(Oct. 31) SAN JUAN BAUTISTA, Calif. — No one’s going to confuse McDonald’s with Chez Panisse unless he or she has imbibed a few too many 40-ouncers, or snifters of cognac, as the case may be.

But Ronald McDonald swiped an item from the fine dining menu when he added spring mix to the McMenu as the popularity of salads at quick-serve restaurants boomed this year. With fast-food restaurants from the Golden Arches to Dairy Queen, Taco Bell and Wendy’s offering not just garden salads but premium salads, consumers are finding more than iceberg at quite palatable prices.

Is it enough to make fine dining operators, um, Grimace?

California produce grower-shippers and wholesalers say no.

Joe Feldman, vice president of sales for specialty grower-shipper Pride of San Juan is one of them.

“Spring mix is so popular at fast-food right now that a lot of our customers want to be different,” he said. “And there are plenty of ways we can help them with that. We’re passionate about serving the gourmet aspect of our industry.”

Even though quick-serve restaurants now sell spring mix, he said, it’s not the same, high-end spring mix that fine dining operators serve.

Spring mixes vary significantly, and fine dining establishments want proprietary combinations, where fast-food operations focus on more traditional mixes, he said. Feldman said Pride of San Juan now adds edible flowers, pea shoots, baby lolla rossa and a variety of microgreens to many of its spring mixes.

In nearby San Francisco, the fine dining fanatic’s heaven, companies such as Greenleaf Produce also are helping their white-tablecloth customers find success with different leaves.

“We’re looking at different salad options,” said Andy Powning, produce specialist. “This year we marketed endigia from California Vegetable Specialties, and people loved it.”

Powning said his customers also were finding success with mache from Salinas-based Epic Roots and rucolla arugula, which is also known as sylveta.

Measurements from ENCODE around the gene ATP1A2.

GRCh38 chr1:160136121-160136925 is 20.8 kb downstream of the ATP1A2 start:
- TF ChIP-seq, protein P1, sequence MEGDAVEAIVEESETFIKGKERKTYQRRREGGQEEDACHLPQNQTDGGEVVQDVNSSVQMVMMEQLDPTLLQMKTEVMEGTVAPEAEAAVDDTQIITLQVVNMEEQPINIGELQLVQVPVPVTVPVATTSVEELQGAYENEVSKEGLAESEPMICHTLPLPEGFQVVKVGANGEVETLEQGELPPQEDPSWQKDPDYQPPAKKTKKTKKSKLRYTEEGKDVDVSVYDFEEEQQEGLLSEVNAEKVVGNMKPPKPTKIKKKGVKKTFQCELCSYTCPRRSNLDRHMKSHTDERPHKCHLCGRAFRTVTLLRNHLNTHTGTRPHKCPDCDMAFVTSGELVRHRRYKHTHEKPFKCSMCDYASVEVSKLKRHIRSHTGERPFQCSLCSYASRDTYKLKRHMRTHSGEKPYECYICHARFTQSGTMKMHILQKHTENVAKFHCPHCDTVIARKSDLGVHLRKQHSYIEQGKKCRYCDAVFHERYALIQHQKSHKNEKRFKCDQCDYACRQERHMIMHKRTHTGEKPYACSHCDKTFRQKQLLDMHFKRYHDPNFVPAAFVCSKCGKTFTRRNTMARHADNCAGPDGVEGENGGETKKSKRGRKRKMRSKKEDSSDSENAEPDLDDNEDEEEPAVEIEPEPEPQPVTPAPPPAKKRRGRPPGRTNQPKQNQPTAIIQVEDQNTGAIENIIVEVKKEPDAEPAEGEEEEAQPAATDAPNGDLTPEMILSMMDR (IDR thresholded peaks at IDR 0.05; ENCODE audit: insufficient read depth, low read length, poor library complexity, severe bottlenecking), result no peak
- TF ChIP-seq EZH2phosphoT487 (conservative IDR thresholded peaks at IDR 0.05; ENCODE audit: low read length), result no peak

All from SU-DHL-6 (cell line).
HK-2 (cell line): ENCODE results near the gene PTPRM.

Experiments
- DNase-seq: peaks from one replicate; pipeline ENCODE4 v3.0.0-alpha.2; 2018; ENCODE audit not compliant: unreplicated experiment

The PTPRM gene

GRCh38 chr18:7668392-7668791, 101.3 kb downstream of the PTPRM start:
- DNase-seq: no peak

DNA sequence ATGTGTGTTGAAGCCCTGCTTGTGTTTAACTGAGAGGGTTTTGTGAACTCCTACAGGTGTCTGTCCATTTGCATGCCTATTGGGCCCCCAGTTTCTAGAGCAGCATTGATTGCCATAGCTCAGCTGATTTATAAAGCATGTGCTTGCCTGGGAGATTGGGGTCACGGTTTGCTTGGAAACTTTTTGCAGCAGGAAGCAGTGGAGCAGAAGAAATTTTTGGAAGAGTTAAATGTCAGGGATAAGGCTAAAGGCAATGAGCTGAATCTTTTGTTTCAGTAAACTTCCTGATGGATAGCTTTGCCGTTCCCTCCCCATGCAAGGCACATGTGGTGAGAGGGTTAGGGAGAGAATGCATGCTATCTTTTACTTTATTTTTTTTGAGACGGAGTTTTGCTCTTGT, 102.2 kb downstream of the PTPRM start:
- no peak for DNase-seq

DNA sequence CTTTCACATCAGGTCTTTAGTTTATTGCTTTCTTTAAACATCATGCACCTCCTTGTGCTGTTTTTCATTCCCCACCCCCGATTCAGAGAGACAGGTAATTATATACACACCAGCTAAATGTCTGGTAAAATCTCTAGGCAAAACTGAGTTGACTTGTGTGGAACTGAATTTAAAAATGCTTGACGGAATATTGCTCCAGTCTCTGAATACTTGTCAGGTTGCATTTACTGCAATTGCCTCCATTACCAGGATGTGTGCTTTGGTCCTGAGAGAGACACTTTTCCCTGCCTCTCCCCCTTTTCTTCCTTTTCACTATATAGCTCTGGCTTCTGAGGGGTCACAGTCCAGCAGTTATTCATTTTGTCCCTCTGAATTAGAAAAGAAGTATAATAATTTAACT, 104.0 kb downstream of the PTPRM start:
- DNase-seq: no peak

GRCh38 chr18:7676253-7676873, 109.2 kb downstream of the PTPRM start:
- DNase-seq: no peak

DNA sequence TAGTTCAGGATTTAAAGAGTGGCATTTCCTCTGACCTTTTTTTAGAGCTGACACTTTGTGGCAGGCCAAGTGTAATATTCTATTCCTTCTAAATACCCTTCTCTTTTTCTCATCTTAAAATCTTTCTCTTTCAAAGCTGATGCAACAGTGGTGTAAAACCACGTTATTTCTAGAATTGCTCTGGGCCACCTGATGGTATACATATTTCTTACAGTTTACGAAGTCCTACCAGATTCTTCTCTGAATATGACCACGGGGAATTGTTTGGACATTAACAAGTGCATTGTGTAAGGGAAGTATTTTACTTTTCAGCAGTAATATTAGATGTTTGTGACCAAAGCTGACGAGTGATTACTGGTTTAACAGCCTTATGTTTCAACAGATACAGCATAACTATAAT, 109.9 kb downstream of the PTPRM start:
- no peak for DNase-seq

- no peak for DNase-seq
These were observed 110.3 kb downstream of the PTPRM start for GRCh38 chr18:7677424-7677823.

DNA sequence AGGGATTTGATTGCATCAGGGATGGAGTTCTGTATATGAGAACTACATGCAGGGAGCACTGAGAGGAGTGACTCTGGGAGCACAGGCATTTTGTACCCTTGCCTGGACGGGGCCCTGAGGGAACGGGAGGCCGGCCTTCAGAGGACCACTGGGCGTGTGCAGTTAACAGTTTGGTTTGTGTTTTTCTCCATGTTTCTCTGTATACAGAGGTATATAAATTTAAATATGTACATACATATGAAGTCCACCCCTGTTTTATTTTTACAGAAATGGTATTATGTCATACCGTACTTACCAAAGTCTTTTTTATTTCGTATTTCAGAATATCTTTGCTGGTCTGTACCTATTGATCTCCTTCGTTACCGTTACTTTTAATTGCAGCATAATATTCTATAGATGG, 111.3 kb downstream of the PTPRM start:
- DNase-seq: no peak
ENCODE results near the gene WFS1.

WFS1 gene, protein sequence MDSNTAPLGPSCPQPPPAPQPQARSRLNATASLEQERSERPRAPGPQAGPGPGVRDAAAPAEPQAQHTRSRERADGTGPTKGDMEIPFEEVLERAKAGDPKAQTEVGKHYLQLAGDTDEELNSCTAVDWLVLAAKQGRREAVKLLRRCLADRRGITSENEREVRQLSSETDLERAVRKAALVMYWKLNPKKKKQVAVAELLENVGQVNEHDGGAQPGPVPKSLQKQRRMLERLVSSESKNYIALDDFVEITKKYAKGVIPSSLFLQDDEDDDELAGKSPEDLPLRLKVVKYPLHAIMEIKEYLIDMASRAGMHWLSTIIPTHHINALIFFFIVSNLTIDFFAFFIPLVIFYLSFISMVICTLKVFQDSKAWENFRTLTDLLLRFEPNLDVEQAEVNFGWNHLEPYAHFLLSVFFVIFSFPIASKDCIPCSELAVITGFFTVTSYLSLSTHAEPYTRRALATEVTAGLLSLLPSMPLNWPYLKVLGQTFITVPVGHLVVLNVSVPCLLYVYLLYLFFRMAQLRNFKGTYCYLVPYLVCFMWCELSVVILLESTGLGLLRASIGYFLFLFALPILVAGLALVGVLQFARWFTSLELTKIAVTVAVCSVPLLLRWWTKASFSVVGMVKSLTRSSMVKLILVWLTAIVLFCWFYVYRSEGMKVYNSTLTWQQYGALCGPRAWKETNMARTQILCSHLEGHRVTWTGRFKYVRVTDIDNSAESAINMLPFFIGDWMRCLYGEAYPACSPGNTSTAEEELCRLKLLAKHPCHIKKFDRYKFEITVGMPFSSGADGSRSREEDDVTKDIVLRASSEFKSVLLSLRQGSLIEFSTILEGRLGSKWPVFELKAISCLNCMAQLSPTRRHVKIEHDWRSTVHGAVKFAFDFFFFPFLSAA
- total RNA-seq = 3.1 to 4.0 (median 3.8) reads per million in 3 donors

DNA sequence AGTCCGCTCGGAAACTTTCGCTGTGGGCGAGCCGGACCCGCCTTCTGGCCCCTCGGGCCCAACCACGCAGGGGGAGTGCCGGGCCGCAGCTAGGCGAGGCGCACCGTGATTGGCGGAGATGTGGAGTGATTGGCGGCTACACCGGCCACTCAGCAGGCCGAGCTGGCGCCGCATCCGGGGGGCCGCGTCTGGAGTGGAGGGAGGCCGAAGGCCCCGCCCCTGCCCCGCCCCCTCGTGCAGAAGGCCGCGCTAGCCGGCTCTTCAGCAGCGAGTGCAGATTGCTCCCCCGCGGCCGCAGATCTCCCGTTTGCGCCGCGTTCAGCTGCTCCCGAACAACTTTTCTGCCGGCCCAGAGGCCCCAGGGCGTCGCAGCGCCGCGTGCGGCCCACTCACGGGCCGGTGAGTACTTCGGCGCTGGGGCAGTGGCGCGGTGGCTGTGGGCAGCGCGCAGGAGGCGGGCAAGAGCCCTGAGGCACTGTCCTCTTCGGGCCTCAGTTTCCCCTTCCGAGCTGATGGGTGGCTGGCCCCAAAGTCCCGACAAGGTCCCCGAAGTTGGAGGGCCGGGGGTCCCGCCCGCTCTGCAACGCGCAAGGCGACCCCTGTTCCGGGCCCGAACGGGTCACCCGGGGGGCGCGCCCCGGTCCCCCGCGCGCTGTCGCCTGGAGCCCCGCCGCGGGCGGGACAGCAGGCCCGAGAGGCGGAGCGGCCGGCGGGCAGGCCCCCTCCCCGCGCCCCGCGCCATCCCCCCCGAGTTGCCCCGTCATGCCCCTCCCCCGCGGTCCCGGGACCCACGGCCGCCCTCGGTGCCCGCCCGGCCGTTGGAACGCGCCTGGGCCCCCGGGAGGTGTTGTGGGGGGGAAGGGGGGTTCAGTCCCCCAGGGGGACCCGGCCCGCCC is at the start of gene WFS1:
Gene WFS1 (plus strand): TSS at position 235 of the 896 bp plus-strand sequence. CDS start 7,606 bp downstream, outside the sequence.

“It’s saw-toothed and longer leaved,” Powning said. “It has more of a hot kick to it. It’s heartier and holds up better to salad dressing.”

Several grower-shippers and wholesalers pointed out that customers of fast-food and fine dining tend to be different and tend to look for different types of food, so menu competition, even in spring mix, isn’t significant.

They said fast-food diners look for convenience and price, and it has only been recently, as suit-happy lawyers turned their attention to fast food, that quick-serve restaurants have begun to offer healthier fare such as salads.

“Fast food salads still won’t taste as good as fine dining, in part because they’re precut and not made fresh,” said Gilbert “Gib” Papazian II, president of Lucky Strike Farms, South San Francisco. “Because of workers comp issues, they never have someone cut up a fresh salad, so they’ll be inferior to guys who make a fresh salad.”

But fine dining operators are not choosing to simply offer premium fresh salads, either. Their main competition is other white-tablecloth restaurants, and creative use of produce is a major way to differentiate themselves, suppliers said.